There is no right time to have a baby

Let us challenge the ‘procreational ageism’ that labels teen mums as feckless Vicky Pollards and older mums as selfish career-obsessives.

Jennie Bristow

Topics Politics

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In her monthly column, Jennie Bristow sends today’s parenting fads and panics to the naughty step. This month she challenges the procreational ageism that says it is bad to be a teen mum and also bad to be an ‘old mum’.

‘Conception rate for women aged 40 and over reaches record high’, announced the UK Office for National Statistics on 28 February (1). Cue much media and medical teeth-gnashing about everything from the greater risk of problem pregnancies faced by older mothers to the sage advice that babies are really quite exhausting when you’re getting on a bit. As if pregnancy is a walk in the park when you’re in your twenties, or babies somehow sleep better if their mothers are under 35! Really, whose business is it, the age at which women start their families?

A rhetorical question, perhaps, in a time when the political is personal and Promoting Responsible Parenthood has become a key policy goal. Thrust into the media spotlight by a handful of stories about women using fertility treatment to have children in their sixties (headlined, Guinness-Book-of-Records style, as the battle to be the World’s Oldest Mum, as if personal decision-making were just too mundane a point to make), the apparent growth industry in middle-aged motherhood is always guaranteed a few column inches.

At the other end of the age spectrum, the steadfast refusal of schoolgirls to stop procreating altogether has led to some disturbing policy initiatives, such as injecting the school curriculum with sermons on how pre-teens should conduct their sex and relationships and injecting teenage girls with contraceptives on the assumption that they won’t listen to the sermons anyway. If being an Older Mum is frowned upon, being a Young Mum gets you lifelong detention in the school of Making the Right Choices.

What’s behind all this procreational ageism? The news hook is usually statistical – Britain has more teenagers up the duff than the rest of Europe put together; women spawning in their forties are the fastest-growing demographic group since Polish immigration, and so on. But while the statistical changes in conception rates are interesting, they are hardly remarkable. The conception rate for women aged 40 and over has indeed reached a ‘record high’, increasing by over six per cent from 11.5 per 1,000 women aged 40-44 in 2005 to 12.2 in 2006. But the conception rate among all age groups has also increased, by nearly three per cent between 2005 and 2006 from 76.0 to 78.0 conceptions per 1,000 women aged 15-44. Meanwhile, on the teenage front, the under-18 conception rate has fallen, from 41.4 to 40.7 conceptions per 1,000 girls aged 15-17.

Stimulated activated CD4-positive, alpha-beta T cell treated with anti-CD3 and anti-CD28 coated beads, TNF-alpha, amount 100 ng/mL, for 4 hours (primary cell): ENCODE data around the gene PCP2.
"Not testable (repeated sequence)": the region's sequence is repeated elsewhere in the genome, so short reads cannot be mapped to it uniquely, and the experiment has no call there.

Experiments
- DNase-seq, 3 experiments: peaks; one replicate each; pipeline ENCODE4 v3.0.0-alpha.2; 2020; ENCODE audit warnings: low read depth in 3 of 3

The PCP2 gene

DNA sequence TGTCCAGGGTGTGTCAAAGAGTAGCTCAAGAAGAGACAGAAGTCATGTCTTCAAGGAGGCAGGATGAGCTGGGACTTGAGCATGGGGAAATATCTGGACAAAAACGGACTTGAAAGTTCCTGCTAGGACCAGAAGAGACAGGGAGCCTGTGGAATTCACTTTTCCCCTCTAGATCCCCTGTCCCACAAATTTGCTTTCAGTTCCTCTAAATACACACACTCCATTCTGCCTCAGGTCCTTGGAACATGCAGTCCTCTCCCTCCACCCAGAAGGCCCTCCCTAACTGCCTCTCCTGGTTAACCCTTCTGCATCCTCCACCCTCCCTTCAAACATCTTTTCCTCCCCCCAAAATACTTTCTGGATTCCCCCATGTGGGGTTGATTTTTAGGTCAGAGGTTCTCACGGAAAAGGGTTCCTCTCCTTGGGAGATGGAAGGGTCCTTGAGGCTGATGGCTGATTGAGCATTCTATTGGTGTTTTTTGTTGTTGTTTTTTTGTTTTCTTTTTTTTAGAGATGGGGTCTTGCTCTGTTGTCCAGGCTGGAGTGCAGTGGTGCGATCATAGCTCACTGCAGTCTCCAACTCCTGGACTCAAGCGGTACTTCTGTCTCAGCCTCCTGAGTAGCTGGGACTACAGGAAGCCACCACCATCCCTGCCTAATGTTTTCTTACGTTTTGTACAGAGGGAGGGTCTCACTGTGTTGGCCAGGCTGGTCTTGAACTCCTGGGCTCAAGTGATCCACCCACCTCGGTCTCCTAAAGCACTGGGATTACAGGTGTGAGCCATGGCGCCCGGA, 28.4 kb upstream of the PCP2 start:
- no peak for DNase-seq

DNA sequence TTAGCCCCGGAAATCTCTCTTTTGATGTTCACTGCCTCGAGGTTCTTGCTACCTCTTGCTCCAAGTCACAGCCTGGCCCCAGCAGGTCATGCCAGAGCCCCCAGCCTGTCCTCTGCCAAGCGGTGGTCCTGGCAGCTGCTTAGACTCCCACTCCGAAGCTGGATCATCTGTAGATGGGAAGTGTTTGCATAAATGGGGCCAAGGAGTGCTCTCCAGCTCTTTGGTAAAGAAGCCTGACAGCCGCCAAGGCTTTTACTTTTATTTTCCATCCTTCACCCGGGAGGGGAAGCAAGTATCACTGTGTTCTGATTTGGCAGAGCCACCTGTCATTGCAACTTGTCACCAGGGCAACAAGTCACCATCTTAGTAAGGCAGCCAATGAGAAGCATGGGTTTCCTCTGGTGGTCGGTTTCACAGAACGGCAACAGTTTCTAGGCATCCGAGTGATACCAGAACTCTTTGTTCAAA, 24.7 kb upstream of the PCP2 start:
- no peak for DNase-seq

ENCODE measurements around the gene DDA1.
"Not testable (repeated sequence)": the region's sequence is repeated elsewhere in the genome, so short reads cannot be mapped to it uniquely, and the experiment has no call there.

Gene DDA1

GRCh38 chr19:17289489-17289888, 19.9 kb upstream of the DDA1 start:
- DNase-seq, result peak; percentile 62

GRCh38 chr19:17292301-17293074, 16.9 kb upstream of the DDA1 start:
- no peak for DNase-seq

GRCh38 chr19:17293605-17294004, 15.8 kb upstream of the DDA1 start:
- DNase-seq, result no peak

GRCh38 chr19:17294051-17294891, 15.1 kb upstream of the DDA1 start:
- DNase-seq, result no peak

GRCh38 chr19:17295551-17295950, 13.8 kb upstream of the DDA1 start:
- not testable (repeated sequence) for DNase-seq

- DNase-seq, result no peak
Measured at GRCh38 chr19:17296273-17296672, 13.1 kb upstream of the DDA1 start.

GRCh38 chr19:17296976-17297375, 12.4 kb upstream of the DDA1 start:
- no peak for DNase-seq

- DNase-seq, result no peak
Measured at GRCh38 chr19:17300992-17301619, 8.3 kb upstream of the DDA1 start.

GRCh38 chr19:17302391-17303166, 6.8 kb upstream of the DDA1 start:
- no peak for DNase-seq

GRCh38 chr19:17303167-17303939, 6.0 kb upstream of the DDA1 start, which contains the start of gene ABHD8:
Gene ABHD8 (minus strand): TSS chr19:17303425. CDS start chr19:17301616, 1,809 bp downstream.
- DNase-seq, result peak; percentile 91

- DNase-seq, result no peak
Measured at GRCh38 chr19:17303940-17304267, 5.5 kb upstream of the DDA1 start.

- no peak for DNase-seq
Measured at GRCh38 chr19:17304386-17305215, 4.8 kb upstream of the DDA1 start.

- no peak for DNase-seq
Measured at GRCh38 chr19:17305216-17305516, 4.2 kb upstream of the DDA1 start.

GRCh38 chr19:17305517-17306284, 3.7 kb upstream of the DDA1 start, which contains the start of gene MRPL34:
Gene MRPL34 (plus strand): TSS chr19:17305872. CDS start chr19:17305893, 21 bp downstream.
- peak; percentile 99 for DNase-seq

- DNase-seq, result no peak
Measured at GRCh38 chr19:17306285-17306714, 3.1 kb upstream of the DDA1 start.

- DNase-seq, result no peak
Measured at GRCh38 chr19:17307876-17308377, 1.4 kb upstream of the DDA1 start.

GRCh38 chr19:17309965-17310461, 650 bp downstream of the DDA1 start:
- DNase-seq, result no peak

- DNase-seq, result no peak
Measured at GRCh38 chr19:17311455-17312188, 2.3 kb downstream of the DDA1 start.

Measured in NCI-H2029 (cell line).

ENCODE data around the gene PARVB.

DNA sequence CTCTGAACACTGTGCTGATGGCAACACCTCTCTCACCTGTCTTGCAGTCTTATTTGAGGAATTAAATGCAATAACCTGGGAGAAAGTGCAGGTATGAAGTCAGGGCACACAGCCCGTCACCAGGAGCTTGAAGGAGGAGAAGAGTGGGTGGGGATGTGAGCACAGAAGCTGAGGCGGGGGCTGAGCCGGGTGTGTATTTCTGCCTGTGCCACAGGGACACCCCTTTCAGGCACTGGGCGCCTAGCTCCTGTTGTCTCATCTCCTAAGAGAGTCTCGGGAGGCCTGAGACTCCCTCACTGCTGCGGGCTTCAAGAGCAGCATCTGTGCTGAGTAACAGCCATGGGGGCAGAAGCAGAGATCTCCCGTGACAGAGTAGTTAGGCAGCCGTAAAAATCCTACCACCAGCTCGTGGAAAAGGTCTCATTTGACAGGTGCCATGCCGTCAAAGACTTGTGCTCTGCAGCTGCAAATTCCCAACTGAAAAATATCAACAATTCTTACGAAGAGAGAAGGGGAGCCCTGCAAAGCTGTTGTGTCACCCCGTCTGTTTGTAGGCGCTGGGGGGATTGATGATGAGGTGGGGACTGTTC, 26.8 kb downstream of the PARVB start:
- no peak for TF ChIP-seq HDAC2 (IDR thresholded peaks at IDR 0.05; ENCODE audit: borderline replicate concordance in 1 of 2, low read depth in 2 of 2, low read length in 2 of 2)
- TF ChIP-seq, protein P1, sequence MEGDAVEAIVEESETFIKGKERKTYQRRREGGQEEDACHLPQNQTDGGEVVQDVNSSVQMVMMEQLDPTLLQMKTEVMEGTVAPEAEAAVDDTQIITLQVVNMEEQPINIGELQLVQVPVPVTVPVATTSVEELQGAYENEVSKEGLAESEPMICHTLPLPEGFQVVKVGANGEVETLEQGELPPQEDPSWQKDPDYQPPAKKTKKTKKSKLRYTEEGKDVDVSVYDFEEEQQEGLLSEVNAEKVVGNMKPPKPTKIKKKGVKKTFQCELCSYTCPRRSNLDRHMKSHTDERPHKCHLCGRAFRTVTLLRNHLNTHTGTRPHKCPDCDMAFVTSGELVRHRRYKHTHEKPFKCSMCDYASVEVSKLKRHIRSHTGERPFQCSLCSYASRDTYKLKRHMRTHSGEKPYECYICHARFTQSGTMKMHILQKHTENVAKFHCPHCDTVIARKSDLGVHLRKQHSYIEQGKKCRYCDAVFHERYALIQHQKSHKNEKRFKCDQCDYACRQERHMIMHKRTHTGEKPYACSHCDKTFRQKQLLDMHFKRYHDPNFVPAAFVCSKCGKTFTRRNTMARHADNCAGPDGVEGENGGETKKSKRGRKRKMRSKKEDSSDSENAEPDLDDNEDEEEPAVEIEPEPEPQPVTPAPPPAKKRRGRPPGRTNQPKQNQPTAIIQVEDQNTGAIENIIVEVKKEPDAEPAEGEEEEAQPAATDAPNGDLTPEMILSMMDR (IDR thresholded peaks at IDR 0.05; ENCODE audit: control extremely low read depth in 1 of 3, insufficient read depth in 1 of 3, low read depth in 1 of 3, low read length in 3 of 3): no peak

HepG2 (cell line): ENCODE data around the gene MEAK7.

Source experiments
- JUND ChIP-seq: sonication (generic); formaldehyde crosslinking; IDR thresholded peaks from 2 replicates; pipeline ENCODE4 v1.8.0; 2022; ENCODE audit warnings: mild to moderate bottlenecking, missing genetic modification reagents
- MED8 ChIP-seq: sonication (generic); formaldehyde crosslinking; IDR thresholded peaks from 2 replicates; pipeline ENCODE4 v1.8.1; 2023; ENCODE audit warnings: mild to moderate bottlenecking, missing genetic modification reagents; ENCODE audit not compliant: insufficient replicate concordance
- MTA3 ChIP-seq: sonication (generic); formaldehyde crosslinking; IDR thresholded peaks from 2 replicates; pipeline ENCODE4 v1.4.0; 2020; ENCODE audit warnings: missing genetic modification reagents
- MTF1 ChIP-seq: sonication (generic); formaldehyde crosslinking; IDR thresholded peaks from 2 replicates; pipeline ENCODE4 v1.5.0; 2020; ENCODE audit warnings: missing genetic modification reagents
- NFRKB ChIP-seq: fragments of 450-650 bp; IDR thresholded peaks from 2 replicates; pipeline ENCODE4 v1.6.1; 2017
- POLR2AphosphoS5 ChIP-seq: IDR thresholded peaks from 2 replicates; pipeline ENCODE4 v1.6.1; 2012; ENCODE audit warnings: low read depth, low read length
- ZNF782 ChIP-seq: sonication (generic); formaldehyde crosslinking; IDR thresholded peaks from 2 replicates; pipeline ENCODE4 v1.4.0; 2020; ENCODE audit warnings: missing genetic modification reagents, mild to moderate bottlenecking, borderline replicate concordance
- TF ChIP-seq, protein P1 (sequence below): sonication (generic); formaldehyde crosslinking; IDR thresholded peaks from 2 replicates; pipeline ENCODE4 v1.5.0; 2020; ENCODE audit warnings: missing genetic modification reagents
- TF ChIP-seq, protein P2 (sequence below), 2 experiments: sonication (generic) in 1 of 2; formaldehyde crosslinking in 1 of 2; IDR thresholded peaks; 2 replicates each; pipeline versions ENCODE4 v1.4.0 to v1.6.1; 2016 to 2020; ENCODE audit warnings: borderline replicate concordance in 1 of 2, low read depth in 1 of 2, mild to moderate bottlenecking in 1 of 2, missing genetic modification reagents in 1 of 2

The older mums statistic gets shock value by being a relatively large increase on a very small base. It remains the case that the most common age for women to have children is 25-29, for whom the rate is 129.0 per 1,000 women. The average age at which women have children is 29. The age of motherhood is gradually creeping up – but there is a long way to go before the fortysomething mother is the norm.

In any case, would it be a problem if fortysomething mothers were the norm? The news reports of these latest statistics were generally accompanied by a quote from some doctor warning that older mothers face a greater risk of problem pregnancies and fetal abnormalities. That’s true. What is not pointed out (but can easily be inferred, both from lived experience and the rise in babies born to women over 40) is that most ‘late’ mothers, and their babies, are fine. Where problems do arise, the national screening programme for conditions such as Downs Syndrome, a disease which affects the babies of older mothers more than younger ones, gives couples the ability to detect some of these problems and either terminate the pregnancy or actively decide to continue with it. The ongoing improvements in medicine mean that birth is safer than it has ever been.